Hindu Festival: Ram Navami





On the ninth day of the durga puja of chait [the ninth day after the new moon in the Sukul Paksh (the waxing moon)] some time in the month of April, Lord Vishnu took the seventh avtar, and Sri Ram was born to rid the world of Ravan who was creating havoc. Lord Brahma had granted so many boons to Ravan in the past, that he had become almost invincible and so became extremely arrogant. He was destroying dharma on earth and in devlok without a single thought for the future.

The devtas ran to Lord Brahma. Brahmaji told them that he was well aware of the atrocities committed by Ravan, but he himselfcouiddo nothing about it. He had to depend on a human being to do something. Ravan could not be killed by any god or devta, but, in his arrogance, Ravan had forgotten to safeguard himself against a mere human being! Ravan was sure no man could kill him, therefore, only a human being stronger than Ravan must be born on earth to get rid of that evil force. At that very moment Lord Vishnu arrived on his uahan (vehicle) the Garud, and Brahma asked him to take the autar of Ram. All the human beings on earth and the deutas in heaven were in utter misery because of the atrocities of the rakshas, Ravan. Vishnu agreed as he had also promised to be the son of Dasarath (or Dashrath) and Kaushalya in 'Treta Yug (The two in a previous birth had done a lot of tapasya and prayed to Lord Vishnu to be their son and he had agreed.) Now the time had come.

King Dasarath of the glorious line of lkshwaku who traced their origin from the sun god himself was bowed down with grief because he had no son to succeed him. He consulted great rishis and munis they all agreed that he must perform the Ashvamedha Yagna in which a horse is let loose. It roams in every town and country and anyone who dared to stop it had to fight the performer of the Yagna. When the horse returned unharmed, it was sacrificed with great pomp and show. Well, just when the yagna was about to come to a close, Dasarath asked the gurus to perform the Putrakama Yagna, which would grant him a son, the greatest desire of his heart.

That great yagna was being performed when from out of the fire came a divine (male) form. He was dark and he was clad in crimson. He was wearing the most beautiful gold ornaments around his neck and arms and he smiled softly and charmingly. The divine being had a bowl in his hand and he gave it to King Dasarath and asked him to distribute the contents to his wives, saying, I have been commanded by the gods to give this kheer to you to give to your wives to eat and they will bear you the sons you crave for. Dasarath took the bowl in his hands and the divine being vanished.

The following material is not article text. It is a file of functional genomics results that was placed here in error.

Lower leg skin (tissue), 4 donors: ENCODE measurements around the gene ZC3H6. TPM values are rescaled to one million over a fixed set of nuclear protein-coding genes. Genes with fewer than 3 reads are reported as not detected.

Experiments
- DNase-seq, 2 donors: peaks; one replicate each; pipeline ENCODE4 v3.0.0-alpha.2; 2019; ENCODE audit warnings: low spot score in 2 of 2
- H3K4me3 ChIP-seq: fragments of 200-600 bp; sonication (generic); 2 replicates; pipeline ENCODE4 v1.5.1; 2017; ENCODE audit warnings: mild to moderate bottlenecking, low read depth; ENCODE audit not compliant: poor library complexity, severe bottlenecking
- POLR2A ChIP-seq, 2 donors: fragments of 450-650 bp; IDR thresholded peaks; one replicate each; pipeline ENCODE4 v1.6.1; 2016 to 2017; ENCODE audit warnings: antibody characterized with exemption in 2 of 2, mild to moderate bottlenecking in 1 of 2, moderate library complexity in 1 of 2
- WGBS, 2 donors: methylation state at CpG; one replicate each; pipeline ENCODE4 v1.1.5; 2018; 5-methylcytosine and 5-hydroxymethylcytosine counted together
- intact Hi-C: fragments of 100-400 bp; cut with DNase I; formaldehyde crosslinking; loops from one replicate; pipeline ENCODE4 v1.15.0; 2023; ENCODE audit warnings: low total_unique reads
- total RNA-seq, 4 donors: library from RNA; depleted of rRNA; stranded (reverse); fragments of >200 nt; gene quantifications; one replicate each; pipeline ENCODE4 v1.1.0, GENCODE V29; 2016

The king went to Kaushalya (the eldest wife) and asked her to take half the contents. He then gave half of what was left to his second wife Sumitra and then he went to the third, Kaikeyi, who took some, but a little was left over, which the king again gave to Sumitra. And so were born Ram the eldest to Kaushalya; twins, Lakshman and Shatrughan, to Sumitra and Bharat to Kaikeyi. They were all the amsha (part) of "Vishnu' (all living beings according to Hindu belief are in essence a part of the manifest 'Supreme'). They loved each other and were the most perfect of brothers, but Ram and Lakshman along with Ram's wife Sita were to lead a life that became the essence of the great epic Ramayana, which is the guiding light of virtually every Hindu household and moulds the Hindu character to such an extent that many people fail to understand its full implications. It is held in such high esteem even in the south-eastern Asian countries such as Indonesia and Malaysia (which have now turned mainly Muslim) that to this day the traditions of the Ramayana are rooted deep in their lives and their plays and dramas and even their names are based on the epic.

So, in Ayodhya, on the banks of the Sarayu river, in the kingdom of Kusala, was born Ram who grew up to be the most righteous of men, truthful, courageous, full of valour, firm of mind, handsome - with a very attractive personality unruffled by emotions, powerful, highly intelligent and charming. Dark in complexion, broad shouldered with long arms and a wide chest, he had a large and beautiful forehead, liquid eyes and a very attractive gait. He was a great archer. He was noble and good and spoke softly.

All the great qualities that one could ever aspire to were in this son of Kaushalya. I Ram was the perfect man and in the words of Swami I Vivekananda, he was the ideal son, the ideal husband, and above all the ideal king Ram was a man who grew into perfection as he faced the turmoilís of life. His life and the life of his wife Sita have become the role models for married couples, and the lives of his brothers, the role models for the younger brothers. By adhering to these ideals, one can get guidance as to the right or wrong of a situation when one is confronted with a dilemma in human relationships. Ram's and Sita's life story serves as a strength-giving narration and Ram Rajya is the ideal rule of a king or the one in power.




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